[ExI] Banking, corporations, and rights (Re: Serfdom and libertarian critiques)

Kelly Anderson kellycoinguy at gmail.com
Fri Feb 25 17:04:20 UTC 2011

On Fri, Feb 25, 2011 at 12:45 AM, J. Stanton <js_exi at gnolls.org> wrote:
> Kelly Anderson wrote:
>> The first baby step would be to get rid of the Federal Reserve. That I
>> would be behind today, immediately. I think that is a fairly common
>> stand amongst Libertarians, but I could be wrong.
> Absolutely.  But as I state above, the fundamental problem remains: a
> special class of people ("banks") with the special privilege of creating
> money from thin air.

OK. But without the central bank backing the creation of money through
this mechanism, the banks would either  a) be more conservative in
their money multiplier or b) purchase insurance against bank runs. In
either case, removing the central bank reduces the problems related to
fractional reserve banking.

I guess the real problem is understanding the alternatives. There just
isn't enough physical gold to run the economy (unless gold were
$1000000 an ounce or something... which would make the industrial use
of gold prohibitive... which would have its own downsides)

>> I have considered eliminating banks, but my question would be what
>> would you replace them with? There is a necessity for capital
>> investment, and economies of scale in managing capital are important.
> The problem isn't banks: it's fractional reserve banking.  The function of a
> "bank" is to keep your money safe, for which you would likely be charged a
> small fee.  If you didn't want to pay that fee, or you wanted to offset it,
> you would likely permit the bank to invest some fraction of your money for
> you on your behalf.

Without fractional reserve banking, the bank would not be able to pay
you interest, so what then is your incentive to invest?

> In other words, your "banking" account would look just like your brokerage
> account currently does.  Stocks, bonds, and money market funds are very
> liquid, but they're not "same as cash".  You can't write checks or use your
> ATM card against investments...only against your cash balance.

OK. I think I understand this.

> This would be far superior to our current system, in which you have no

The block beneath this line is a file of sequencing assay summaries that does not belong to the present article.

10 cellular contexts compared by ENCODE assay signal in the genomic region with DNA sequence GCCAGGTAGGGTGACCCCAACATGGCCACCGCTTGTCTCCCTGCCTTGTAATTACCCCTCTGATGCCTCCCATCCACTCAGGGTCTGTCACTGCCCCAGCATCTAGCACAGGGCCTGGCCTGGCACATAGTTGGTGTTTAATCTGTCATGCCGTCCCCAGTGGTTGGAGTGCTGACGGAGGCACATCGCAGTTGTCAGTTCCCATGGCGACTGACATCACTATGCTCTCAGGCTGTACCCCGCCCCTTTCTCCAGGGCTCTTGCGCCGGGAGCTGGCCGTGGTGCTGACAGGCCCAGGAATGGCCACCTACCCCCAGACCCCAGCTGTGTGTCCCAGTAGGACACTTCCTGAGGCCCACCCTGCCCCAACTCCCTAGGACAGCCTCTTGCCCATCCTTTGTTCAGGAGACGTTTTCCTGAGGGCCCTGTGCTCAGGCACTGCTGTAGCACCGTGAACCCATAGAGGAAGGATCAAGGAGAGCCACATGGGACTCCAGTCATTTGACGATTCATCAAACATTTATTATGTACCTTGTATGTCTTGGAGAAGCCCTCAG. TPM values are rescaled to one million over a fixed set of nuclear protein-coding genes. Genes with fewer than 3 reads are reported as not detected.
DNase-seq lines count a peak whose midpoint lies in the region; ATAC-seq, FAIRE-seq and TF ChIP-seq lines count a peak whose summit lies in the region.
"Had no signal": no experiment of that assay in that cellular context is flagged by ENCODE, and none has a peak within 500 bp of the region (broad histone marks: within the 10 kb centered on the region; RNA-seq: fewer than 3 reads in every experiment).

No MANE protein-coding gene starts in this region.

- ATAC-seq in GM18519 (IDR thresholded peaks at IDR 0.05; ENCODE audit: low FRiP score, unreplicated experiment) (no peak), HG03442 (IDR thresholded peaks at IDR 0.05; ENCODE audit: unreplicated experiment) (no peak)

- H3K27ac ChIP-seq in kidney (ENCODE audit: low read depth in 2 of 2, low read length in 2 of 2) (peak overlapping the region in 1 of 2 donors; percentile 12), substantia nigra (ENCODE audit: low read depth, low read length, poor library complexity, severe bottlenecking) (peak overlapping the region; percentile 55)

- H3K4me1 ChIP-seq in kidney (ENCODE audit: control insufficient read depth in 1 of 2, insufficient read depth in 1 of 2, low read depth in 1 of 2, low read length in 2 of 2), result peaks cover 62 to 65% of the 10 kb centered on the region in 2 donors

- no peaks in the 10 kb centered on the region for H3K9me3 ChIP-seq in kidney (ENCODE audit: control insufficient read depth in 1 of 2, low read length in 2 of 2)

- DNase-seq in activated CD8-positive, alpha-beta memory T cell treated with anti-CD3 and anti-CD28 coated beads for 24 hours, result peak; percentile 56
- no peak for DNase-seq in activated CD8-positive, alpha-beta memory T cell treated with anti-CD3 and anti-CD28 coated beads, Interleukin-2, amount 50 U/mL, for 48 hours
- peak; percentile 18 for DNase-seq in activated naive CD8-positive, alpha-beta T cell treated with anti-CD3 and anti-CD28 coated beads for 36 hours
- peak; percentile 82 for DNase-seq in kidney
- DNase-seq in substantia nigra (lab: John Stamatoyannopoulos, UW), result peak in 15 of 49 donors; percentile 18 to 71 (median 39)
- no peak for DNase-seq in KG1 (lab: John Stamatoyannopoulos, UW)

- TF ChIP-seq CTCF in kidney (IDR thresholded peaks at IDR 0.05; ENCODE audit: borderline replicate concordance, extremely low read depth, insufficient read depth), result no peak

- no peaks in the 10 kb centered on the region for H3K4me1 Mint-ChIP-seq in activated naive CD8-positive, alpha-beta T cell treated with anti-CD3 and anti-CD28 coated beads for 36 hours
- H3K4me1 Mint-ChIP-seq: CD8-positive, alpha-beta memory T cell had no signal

> choice where your money is invested.  As I mentioned before, all of your
> money in a "checking account" is forced into shares of a hedge fund making
> 30:1 leveraged investments in mortgage-backed securities, and which you are
> forced by "legal tender" laws to accept as if it were real money.

But aren't professionals better equipped to invest money than a bunch
of amateurs? The same arguments that make Democratic Republics better
than pure Democracies seem to apply here. I want to deposit money in a
bank, have a Representative invest the money, and pay me interest. If
I want to do my own investing, then I have an investment account for
that. No?

>> As for business, do you think the CEO of a business should be
>> PERSONALLY responsible for the actions of each of his employees?
> Absolutely.  All people should be equal under the law.

Nobody would start a business were this the case. I suppose this is
what you want, but how do you get economies of scale without scalable

> Allowing the creation of a virtual person ("corporation") onto which
> liability can be deflected gives officers of the "corporation" special legal
> privileges which the rest of us do not enjoy.  *** The very concept of the
> "corporation" violates the most basic tenet of human rights: equality under
> the law. ***

So does patent law, but for the same reason. Even the strictest
libertarians want some form of patent law (although we could argue all
day about whether software or DNA sequences should be covered by
patent law).

> Consider: We've created a race of virtual beings which are immortal, cannot
> be physically punished, have the money and resources of tens of thousands,
> and which can dissociate and reorganize their own component parts whenever
> and wherever it's convenient.  And then we're surprised that these
> "corporations" run everything...?

I for one welcome our new corporate overlords. ;-)

I see your point of course. I just don't know how we would get the
necessary economic scales to run the economy without this exception.
I'm here to learn, not to argue on points like this... so don't feel
that I'm being disagreeable just to disagree. I just want to
understand how such a system would function.


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